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Python in a Nutshell by Alex Martelli

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File Objects

As discussed earlier in this chapter, file is a built-in type in Python. With a file object, you can read and/or write data to a file as seen by the underlying operating system. Python reacts to any I/O error related to a file object by raising an instance of built-in exception class IOError. Errors that cause this exception include open failing to open or create a file, calling a method on a file object to which that method doesn’t apply (e.g., calling write on a read-only file object or calling seek on a non-seekable file), and I/O errors diagnosed by a file object’s methods. This section documents file objects, as well as some auxiliary modules that help you access and deal with their contents.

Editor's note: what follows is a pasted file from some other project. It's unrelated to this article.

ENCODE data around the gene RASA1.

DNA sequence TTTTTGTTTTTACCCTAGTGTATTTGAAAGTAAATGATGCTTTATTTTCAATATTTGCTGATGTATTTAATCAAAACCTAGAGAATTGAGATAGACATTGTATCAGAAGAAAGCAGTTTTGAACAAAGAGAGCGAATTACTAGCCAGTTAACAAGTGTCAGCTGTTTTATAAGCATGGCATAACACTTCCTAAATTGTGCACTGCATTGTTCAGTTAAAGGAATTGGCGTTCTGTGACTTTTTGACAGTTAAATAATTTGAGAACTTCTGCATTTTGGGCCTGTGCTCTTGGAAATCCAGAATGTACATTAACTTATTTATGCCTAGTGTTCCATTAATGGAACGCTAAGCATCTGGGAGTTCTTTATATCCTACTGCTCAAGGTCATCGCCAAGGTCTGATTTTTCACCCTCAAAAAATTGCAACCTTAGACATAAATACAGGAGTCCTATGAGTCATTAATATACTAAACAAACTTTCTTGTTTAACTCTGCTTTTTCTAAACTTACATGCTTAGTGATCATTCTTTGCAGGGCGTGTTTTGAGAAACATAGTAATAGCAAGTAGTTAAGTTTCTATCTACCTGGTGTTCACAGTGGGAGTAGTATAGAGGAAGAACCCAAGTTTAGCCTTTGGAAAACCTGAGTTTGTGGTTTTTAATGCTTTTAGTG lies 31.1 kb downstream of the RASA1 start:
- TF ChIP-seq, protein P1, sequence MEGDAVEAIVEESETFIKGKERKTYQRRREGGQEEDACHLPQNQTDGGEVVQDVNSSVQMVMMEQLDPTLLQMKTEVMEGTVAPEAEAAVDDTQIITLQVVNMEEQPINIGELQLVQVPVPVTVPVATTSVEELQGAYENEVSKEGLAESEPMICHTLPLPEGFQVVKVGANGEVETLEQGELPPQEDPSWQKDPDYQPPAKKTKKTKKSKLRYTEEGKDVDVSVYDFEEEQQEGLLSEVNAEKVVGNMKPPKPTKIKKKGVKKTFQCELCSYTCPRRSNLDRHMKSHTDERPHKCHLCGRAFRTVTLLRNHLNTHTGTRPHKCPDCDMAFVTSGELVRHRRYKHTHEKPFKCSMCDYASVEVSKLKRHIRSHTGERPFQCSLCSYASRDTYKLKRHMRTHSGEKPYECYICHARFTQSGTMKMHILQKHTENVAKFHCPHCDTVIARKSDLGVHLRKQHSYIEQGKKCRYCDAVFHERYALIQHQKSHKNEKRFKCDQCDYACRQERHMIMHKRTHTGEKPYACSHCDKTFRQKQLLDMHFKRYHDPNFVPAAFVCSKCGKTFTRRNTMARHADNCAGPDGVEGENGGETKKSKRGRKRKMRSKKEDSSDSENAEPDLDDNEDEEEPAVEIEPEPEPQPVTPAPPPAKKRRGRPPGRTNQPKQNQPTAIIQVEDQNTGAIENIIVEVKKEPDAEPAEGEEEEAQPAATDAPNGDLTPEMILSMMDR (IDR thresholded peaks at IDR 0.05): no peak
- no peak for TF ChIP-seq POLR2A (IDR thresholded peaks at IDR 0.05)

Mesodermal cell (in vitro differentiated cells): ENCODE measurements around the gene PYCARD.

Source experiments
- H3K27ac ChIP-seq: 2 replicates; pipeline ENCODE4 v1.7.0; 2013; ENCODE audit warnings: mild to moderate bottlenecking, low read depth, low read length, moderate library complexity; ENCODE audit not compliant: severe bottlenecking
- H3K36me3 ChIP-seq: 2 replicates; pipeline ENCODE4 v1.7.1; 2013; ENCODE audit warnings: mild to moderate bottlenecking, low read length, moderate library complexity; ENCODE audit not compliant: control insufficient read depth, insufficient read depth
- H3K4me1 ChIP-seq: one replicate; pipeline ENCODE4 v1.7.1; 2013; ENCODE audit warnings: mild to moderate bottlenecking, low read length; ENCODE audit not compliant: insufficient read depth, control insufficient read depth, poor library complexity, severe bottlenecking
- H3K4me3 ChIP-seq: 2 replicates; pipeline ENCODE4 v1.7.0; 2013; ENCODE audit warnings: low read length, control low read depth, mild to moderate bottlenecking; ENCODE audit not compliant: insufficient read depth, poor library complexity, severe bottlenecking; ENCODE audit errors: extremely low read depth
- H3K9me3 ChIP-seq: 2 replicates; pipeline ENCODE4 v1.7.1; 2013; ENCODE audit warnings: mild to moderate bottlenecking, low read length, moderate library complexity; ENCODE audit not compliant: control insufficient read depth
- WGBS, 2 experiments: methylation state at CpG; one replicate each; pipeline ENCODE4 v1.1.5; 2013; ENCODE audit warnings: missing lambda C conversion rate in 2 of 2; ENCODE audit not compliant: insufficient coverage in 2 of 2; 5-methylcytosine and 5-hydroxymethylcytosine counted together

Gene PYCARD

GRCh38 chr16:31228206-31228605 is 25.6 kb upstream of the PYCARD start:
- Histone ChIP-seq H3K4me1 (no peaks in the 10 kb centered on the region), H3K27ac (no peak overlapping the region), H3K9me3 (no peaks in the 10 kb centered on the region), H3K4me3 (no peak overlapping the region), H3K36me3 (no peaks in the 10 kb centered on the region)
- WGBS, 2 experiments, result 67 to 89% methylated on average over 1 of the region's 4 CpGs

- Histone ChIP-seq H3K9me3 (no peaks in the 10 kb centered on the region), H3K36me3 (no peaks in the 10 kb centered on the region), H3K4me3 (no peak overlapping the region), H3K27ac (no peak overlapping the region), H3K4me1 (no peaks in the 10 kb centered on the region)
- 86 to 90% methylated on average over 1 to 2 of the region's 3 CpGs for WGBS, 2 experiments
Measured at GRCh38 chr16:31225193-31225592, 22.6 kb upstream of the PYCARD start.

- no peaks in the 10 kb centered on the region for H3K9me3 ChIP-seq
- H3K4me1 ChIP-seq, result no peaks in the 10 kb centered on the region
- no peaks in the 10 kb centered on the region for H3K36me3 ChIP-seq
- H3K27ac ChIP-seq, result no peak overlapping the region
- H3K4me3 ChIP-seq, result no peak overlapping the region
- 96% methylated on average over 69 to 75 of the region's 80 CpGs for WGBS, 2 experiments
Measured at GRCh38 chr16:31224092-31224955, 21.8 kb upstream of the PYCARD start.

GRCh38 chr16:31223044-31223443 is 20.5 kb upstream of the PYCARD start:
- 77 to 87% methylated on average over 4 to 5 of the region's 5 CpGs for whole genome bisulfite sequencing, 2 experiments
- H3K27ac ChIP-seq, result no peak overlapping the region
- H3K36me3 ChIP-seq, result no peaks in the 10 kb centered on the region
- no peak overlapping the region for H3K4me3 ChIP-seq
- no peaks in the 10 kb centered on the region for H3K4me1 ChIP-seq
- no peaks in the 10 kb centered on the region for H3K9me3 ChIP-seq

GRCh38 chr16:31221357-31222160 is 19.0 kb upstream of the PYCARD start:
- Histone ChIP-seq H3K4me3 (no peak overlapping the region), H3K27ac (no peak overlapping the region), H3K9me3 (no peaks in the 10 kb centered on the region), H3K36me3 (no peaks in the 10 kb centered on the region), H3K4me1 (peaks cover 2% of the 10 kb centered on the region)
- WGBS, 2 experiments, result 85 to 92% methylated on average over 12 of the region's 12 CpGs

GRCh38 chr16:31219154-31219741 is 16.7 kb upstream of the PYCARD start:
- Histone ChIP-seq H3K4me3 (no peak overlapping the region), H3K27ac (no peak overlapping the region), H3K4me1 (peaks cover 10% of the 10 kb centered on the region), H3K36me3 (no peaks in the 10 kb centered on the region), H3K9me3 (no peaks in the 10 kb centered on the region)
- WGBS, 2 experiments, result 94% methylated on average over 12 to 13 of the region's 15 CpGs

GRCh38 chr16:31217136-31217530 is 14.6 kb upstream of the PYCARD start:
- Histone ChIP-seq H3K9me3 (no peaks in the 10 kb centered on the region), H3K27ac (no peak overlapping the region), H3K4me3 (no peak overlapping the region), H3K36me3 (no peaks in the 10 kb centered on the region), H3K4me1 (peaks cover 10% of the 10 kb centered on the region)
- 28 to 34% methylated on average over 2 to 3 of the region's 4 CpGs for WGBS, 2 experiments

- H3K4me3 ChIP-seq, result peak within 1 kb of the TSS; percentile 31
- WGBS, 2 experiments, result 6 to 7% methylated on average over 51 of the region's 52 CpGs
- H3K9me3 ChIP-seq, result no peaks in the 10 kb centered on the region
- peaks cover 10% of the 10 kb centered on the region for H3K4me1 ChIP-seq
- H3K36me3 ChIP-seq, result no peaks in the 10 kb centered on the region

Creating a File Object with open

You normally create a Python file object with the built-in open, which has the following syntax:

open(filename,mode='r',bufsize=-1)

open opens the file named by filename, which must be a string that denotes any path to a file. open returns a Python file object, which is an instance of the built-in type file. Calling file is just like calling open, but file was first introduced in Python 2.2. If you explicitly pass a mode string, open can also create filename if the file does not already exist (depending on the value of mode, as we’ll discuss in a moment). In other words, despite its name, open is not limited to opening existing files, but is also able to create new ones if needed.

File mode

mode is a string that denotes how the file ...

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